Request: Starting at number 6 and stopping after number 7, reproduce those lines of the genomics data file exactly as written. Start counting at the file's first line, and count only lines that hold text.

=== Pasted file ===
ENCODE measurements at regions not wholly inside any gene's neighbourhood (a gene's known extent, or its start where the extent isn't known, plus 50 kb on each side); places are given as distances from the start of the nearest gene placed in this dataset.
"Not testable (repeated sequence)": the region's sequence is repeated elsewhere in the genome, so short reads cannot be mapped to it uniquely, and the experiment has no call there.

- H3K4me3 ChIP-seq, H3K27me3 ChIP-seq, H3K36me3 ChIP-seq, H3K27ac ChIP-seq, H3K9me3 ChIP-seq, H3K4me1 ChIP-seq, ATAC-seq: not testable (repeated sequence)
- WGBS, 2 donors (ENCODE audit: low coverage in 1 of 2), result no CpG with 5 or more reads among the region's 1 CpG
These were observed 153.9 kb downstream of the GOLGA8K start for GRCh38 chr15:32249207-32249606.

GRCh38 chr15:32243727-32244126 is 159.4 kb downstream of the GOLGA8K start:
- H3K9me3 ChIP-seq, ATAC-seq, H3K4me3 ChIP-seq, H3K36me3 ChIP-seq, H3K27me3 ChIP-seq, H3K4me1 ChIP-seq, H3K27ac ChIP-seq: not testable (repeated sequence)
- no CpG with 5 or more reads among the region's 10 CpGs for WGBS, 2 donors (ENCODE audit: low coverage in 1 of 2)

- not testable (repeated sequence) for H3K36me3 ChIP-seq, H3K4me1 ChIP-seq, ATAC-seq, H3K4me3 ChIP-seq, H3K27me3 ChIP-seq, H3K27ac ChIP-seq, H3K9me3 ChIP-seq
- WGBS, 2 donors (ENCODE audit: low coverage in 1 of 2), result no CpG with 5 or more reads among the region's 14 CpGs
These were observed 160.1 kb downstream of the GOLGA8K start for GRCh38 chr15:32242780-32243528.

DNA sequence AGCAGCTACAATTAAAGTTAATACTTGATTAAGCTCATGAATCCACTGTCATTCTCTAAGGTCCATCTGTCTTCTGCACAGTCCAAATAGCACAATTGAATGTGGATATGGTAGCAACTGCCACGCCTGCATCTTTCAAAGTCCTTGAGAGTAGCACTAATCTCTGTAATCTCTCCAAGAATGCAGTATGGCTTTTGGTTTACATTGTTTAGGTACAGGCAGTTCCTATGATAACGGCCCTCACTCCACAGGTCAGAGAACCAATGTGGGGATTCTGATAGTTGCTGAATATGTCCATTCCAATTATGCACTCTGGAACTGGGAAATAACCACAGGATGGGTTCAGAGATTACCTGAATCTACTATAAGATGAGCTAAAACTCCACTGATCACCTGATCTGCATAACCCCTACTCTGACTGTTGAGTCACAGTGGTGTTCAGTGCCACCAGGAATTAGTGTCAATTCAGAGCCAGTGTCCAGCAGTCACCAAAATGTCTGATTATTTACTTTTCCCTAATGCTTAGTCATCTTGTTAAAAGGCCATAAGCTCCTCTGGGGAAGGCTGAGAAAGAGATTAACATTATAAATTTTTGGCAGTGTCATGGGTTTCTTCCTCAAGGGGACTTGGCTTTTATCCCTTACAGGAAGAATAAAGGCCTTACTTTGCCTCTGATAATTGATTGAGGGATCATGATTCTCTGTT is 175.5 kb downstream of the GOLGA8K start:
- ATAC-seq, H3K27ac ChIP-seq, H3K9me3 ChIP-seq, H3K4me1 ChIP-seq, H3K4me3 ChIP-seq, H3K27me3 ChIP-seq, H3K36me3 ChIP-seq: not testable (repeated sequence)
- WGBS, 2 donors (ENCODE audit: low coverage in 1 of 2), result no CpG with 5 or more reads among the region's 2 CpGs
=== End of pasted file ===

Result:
GRCh38 chr15:32243727-32244126 is 159.4 kb downstream of the GOLGA8K start:
- H3K9me3 ChIP-seq, ATAC-seq, H3K4me3 ChIP-seq, H3K36me3 ChIP-seq, H3K27me3 ChIP-seq, H3K4me1 ChIP-seq, H3K27ac ChIP-seq: not testable (repeated sequence)